You mention that you utilised photographs to provide references for composition and other visual elements; it would be useful if you posted these to your blog or in your sketchbook with brief notations of how they were useful.  Just helps me to see how you are using and translating information from photo – drawings.  (see Pointers).

Utilise your sketchbook on a more regular basis, if possible everyday.  Use notations, explore mark-making with/ without masking-fluid and especially extent your tonal values, explore the more fluid and dynamic linear qualities in sketches.  You are touches on a range of interesting visual language and notions- if possible just do and practice more regularly.  (see Pointers)

{ ‘Creative sketchbook’ }:

Though not linked to the coursework….

‘Purposeful’ use of the sketchbook is an important phrase.  Ask what you want to use it for, how using it will help you experiment, explore and develop your visual language and your ideas and thinking process.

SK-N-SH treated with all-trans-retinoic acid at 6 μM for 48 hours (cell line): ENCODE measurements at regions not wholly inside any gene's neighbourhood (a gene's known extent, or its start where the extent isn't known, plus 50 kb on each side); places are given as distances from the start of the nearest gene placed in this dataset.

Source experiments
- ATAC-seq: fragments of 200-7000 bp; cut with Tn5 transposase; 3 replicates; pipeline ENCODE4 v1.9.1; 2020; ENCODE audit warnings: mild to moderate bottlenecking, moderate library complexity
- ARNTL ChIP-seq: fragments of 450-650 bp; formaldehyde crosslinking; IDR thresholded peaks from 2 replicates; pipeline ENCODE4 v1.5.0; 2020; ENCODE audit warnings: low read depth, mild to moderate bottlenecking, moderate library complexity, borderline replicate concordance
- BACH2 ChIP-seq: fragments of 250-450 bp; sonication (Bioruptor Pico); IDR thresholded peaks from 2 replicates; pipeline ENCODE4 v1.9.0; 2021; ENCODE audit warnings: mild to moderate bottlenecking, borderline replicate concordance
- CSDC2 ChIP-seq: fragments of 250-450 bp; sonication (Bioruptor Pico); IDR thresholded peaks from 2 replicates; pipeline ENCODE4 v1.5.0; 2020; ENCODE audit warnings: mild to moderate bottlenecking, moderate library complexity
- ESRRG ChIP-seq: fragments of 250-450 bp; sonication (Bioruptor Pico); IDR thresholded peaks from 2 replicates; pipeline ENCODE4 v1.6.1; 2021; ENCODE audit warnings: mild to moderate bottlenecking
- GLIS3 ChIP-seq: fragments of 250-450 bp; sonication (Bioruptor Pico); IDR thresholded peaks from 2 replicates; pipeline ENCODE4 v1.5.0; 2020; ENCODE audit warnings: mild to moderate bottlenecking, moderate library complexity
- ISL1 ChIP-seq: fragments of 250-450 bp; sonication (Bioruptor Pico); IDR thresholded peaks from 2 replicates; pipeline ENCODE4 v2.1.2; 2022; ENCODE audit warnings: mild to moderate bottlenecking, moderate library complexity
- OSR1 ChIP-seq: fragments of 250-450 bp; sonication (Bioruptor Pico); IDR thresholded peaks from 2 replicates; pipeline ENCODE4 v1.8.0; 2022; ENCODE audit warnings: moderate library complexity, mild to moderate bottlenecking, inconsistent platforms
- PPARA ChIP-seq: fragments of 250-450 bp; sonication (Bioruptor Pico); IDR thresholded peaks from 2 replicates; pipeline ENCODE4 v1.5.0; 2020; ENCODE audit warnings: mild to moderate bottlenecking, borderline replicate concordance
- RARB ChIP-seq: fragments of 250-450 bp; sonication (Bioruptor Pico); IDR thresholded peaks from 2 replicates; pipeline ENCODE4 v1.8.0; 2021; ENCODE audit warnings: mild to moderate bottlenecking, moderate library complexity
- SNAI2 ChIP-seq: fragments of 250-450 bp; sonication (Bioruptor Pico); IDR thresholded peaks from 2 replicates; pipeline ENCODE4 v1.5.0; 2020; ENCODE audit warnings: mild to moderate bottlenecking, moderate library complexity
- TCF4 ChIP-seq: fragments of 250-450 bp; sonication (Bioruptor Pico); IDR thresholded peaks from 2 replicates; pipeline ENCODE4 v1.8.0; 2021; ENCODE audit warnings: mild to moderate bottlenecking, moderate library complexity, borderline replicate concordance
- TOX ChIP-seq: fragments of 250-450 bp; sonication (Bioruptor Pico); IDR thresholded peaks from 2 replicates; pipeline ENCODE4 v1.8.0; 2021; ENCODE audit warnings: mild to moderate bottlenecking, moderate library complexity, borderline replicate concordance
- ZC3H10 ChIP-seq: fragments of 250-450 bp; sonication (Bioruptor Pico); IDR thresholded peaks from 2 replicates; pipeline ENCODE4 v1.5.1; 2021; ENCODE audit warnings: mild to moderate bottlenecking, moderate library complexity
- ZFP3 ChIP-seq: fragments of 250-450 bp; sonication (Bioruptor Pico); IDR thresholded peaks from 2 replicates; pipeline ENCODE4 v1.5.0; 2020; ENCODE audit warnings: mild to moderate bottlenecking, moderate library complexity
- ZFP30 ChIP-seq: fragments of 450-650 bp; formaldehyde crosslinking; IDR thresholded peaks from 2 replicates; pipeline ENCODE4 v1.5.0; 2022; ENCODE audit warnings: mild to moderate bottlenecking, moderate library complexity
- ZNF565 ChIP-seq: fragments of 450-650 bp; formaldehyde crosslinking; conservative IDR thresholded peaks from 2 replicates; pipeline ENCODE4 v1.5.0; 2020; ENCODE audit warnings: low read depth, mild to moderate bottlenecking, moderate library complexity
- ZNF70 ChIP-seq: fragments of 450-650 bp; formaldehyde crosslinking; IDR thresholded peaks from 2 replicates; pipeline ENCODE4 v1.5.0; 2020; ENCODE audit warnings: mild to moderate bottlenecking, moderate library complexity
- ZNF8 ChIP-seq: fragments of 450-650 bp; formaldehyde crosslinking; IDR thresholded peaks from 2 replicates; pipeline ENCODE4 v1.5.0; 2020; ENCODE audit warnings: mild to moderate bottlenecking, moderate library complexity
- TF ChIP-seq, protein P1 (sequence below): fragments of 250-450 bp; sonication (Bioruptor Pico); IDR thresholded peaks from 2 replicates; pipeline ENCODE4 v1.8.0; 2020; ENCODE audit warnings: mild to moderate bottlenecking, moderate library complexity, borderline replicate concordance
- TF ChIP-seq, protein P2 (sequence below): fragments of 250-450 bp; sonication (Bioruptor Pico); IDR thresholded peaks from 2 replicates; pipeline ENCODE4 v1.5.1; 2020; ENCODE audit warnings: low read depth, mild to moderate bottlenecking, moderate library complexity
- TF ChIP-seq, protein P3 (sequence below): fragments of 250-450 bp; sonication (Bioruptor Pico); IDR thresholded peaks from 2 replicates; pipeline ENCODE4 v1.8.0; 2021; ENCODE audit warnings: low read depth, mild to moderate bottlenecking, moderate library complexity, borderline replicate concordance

Creating surface on which to draw / paint can be useful / interesting, it can look contrived too.  It depends on the nature and purpose of the sketchbook.  Is the surface, insert, collage part of the ‘idea’ or does it distract or seem to make things look ‘arty’ or ‘attractive’ with little content?

The page with the paint refs and notations and two shells seems to work, as do the page of four shells, the page with bullet points down the left-side and the large loose drawing and collaged sections ‘Kitty Sabatier’ and large shell with text opposite.  There are definitely elements to incorporate into your sketchbooks with an understanding of what elements are important for you to draw on and explore.

Research

Context, reflective thinking, critical thinking, analysis

A very diverse, yet pertinent range of research including historical and current practitioners.  There is evidence that this is informing how you think, analyse, critically reflect and make decisions- benefitting your drawing practice.  

A good range of both primary and secondary sources.  Actively seeking out OCA study days, workshops, exhibitions and online sources.